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Analysis: Can 'Passion' top 'Titanic'?

By PAT NASON, UPI Hollywood Reporter   |   March 10, 2004 at 6:06 PM   |   Comments

LOS ANGELES, March 10 (UPI) -- There is serious speculation in Hollywood about the possibility that Mel Gibson's "The Passion of the Christ" could become the biggest box-office attraction of all time.

In the two weeks since its release, Gibson's telling of the Gospel story of the torture and death of Jesus has grossed more than $214 million domestically. That puts it more than one-third along the way to catching "Titanic," which grossed $603 million in North America in 1997.

Conservative estimates project "Passion's" eventual U.S. gross to amount to more than $350 million. Paul Brooks, executive producer of the 2002 independent hit "My Big Fat Greek Wedding," already sees "Passion" overtaking "Wedding" as the biggest independent hit ever -- and thinks Gibson's movie could take advantage of a confluence of trends to become the top grosser overall.

"You have, in my view, a perfect American cultural storm," said Brooks. "You have the emotional power of religion in this country, and you have the emotional power of movies, combined with an evangelical movie star on top, creating, I think, this extraordinary tidal wave that you're seeing."

Brooks was a guest on "The Politics of Culture," a program of Los Angeles public radio station KCRW with Daily Variety reporter Claude Brodesser. Another guest on the panel, veteran producer Tom Sherak, said "Passion" will benefit from repeat business. Sherak, a partner in Revolution Studios, said he had seen estimates that 80 percent of the audience for "Passion" are people who typically do not go to movies.

"That's an incredible number," he said.

Of that number, Sherak said, 30 percent intend to see the movie more than once. However, Sherak doubted that "Passion" could sustain the kinds of numbers necessary to overtake "Titanic" at the top of the box-office heap.

"When you remember how long 'Titanic' ran at $20 million a weekend, and how many girls went to see it five, six, seven times," said Sherak, "it's very hard unless you're a movie fanatic -- and these ('Passion' viewers) aren't movie fanatics."

However, Brooks said the potential is there for that kind of repeat business for Gibson's movie.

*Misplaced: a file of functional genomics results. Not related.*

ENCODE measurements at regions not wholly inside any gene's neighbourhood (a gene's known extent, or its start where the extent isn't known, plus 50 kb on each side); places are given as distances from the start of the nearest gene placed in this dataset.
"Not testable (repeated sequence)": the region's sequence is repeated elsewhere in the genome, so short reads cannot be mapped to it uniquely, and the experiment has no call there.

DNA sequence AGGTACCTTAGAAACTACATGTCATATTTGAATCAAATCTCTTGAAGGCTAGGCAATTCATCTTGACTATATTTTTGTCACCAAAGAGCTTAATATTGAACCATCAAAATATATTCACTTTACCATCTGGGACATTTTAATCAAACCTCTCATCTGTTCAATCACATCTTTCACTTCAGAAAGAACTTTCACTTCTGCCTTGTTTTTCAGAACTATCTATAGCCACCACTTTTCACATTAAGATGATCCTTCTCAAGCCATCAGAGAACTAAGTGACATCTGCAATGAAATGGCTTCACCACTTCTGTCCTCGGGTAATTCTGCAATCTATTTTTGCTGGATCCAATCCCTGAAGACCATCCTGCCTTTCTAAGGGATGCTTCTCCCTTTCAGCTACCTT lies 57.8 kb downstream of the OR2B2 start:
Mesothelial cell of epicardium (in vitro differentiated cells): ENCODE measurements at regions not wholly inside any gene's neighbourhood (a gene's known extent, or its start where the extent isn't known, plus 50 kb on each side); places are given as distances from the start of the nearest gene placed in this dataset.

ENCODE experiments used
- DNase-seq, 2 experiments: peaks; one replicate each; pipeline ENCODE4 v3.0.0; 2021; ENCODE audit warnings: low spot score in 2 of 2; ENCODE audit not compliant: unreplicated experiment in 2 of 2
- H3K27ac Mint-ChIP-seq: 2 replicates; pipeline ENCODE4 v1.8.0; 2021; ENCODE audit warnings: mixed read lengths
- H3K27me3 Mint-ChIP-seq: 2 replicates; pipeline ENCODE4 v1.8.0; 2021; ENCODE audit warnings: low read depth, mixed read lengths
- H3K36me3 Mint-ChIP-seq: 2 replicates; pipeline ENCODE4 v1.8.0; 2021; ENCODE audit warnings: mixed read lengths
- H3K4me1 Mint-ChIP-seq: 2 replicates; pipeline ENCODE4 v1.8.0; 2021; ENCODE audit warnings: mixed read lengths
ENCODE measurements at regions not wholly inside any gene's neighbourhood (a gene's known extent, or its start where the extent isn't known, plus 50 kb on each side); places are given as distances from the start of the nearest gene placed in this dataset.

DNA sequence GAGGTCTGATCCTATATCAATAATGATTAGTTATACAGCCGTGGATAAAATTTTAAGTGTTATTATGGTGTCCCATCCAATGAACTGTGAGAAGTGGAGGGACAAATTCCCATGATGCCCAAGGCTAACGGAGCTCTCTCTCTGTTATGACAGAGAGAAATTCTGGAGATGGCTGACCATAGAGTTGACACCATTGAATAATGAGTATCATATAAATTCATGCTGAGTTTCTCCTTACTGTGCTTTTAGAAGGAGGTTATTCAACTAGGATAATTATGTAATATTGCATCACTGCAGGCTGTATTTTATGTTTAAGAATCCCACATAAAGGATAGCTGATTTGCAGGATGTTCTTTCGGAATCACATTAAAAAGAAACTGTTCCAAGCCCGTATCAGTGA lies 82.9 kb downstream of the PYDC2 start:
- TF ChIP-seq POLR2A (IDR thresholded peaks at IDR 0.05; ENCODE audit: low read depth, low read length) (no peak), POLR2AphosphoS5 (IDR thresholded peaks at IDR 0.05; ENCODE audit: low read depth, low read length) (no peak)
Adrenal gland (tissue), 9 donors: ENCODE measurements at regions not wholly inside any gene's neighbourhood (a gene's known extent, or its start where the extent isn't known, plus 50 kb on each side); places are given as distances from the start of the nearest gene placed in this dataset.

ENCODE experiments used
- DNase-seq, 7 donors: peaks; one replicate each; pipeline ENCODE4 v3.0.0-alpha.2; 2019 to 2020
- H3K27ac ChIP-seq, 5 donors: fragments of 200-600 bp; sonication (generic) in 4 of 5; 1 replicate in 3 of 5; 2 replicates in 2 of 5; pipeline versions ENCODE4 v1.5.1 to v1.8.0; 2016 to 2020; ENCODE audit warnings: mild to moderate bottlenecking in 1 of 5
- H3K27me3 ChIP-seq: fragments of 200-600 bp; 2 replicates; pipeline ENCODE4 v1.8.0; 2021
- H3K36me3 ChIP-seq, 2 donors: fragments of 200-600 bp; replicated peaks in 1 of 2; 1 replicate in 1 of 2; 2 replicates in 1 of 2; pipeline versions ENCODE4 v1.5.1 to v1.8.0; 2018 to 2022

"It's a platform for the evangelicals, and maybe more than that, to keep going back, and going back, and going back because they have to support what this film is saying about their religion," he said. "It is an absolutely profound cultural statement. It's a missionary statement if you will."

Sherak wondered if "Passion" could put up "Titanic"-sized grosses without support from the broader base of moviegoers.

"I think it's a question of whether they will eventually get just moviegoers -- not just churchgoers," he said.

Sherak gave credit to "Passion" for expanding the movie marketplace for the first time in years.

Gibson's movie added more than $53 million to its gross over the past weekend, at the same time as "Starsky & Hutch" opened with $28 million and "Hidalgo" debuted with $19 million. Overall, the U.S. box-office was up 30 percent from the comparable weekend last year.

One panelist suggested that at least some of "Passion's" box-office success was attributable to peer pressure. The Rev. Welton Gaddy -- president of The Interfaith Alliance and The Interfaith Alliance Foundation -- said he heard complaints from a community in Louisiana that "many evangelicals" are making attendance at the movie a test of a person's spirituality.

"If you say you're not going to see it," said Gaddy, "then they ask what in the world is wrong with you? What do you have against religion? It's no wonder the film has made $214 million. It has become embraced by people who usually don't even look at movies and is being used by them to talk about their faith in ways they haven't always had an opportunity to."

Gaddy is a Baptist minister at Northminster Church in Monroe, La.

However, Francis X. Maier -- chancellor and special assistant to the archbishop of Denver -- said that from his observation, there isn't much evidence to support the notion that the movie is generating any hostility.

"I think it's driving (viewers) to take their beliefs more seriously," he said, "and anyone who seriously pursues a love of God is going to be more tolerant of other people and other beliefs."

Maier, a former editor in chief of the Roman Catholic newsweekly The National Catholic Register, said the movie may have benefited from controversy in its early stages, but he expected word of mouth to sustain attendance among Christians over the coming weeks.

"The movie draws them into what they believe and they have to deal with it in a way that American culture prevents them from dealing with the realities of the cross," he said.

© 2004 United Press International, Inc. All Rights Reserved. Any reproduction, republication, redistribution and/or modification of any UPI content is expressly prohibited without UPI's prior written consent.
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